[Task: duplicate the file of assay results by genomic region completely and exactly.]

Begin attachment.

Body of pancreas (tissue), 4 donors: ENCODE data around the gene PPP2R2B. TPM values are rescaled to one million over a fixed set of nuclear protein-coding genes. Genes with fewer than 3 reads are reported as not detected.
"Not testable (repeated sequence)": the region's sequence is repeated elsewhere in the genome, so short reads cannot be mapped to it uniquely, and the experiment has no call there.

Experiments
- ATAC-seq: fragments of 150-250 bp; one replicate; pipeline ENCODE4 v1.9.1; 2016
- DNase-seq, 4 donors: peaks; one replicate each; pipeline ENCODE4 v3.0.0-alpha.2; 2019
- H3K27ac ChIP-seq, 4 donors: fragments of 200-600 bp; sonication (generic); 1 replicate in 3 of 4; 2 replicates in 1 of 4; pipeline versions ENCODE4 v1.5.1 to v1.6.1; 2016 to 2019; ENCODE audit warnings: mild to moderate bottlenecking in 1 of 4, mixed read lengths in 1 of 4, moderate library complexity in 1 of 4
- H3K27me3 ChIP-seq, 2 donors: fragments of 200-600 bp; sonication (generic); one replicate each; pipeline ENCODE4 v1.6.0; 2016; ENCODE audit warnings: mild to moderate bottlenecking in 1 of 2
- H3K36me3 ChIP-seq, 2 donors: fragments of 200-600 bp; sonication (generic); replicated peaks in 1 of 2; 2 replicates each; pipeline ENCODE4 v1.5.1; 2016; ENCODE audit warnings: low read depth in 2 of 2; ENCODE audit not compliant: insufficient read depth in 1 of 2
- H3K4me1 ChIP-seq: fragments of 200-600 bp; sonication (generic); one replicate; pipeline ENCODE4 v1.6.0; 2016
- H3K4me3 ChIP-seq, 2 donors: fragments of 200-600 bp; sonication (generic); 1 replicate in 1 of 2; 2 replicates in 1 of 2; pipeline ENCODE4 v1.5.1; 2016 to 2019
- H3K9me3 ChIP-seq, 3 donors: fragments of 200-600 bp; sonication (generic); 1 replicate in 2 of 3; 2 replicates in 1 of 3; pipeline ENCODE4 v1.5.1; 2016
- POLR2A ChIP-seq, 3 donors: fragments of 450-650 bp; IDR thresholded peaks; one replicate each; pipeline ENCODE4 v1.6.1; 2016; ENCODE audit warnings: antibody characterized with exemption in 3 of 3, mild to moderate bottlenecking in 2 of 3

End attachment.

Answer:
Body of pancreas (tissue), 4 donors: ENCODE data around the gene PPP2R2B. TPM values are rescaled to one million over a fixed set of nuclear protein-coding genes. Genes with fewer than 3 reads are reported as not detected.
"Not testable (repeated sequence)": the region's sequence is repeated elsewhere in the genome, so short reads cannot be mapped to it uniquely, and the experiment has no call there.

Experiments
- ATAC-seq: fragments of 150-250 bp; one replicate; pipeline ENCODE4 v1.9.1; 2016
- DNase-seq, 4 donors: peaks; one replicate each; pipeline ENCODE4 v3.0.0-alpha.2; 2019
- H3K27ac ChIP-seq, 4 donors: fragments of 200-600 bp; sonication (generic); 1 replicate in 3 of 4; 2 replicates in 1 of 4; pipeline versions ENCODE4 v1.5.1 to v1.6.1; 2016 to 2019; ENCODE audit warnings: mild to moderate bottlenecking in 1 of 4, mixed read lengths in 1 of 4, moderate library complexity in 1 of 4
- H3K27me3 ChIP-seq, 2 donors: fragments of 200-600 bp; sonication (generic); one replicate each; pipeline ENCODE4 v1.6.0; 2016; ENCODE audit warnings: mild to moderate bottlenecking in 1 of 2
- H3K36me3 ChIP-seq, 2 donors: fragments of 200-600 bp; sonication (generic); replicated peaks in 1 of 2; 2 replicates each; pipeline ENCODE4 v1.5.1; 2016; ENCODE audit warnings: low read depth in 2 of 2; ENCODE audit not compliant: insufficient read depth in 1 of 2
- H3K4me1 ChIP-seq: fragments of 200-600 bp; sonication (generic); one replicate; pipeline ENCODE4 v1.6.0; 2016
- H3K4me3 ChIP-seq, 2 donors: fragments of 200-600 bp; sonication (generic); 1 replicate in 1 of 2; 2 replicates in 1 of 2; pipeline ENCODE4 v1.5.1; 2016 to 2019
- H3K9me3 ChIP-seq, 3 donors: fragments of 200-600 bp; sonication (generic); 1 replicate in 2 of 3; 2 replicates in 1 of 3; pipeline ENCODE4 v1.5.1; 2016
- POLR2A ChIP-seq, 3 donors: fragments of 450-650 bp; IDR thresholded peaks; one replicate each; pipeline ENCODE4 v1.6.1; 2016; ENCODE audit warnings: antibody characterized with exemption in 3 of 3, mild to moderate bottlenecking in 2 of 3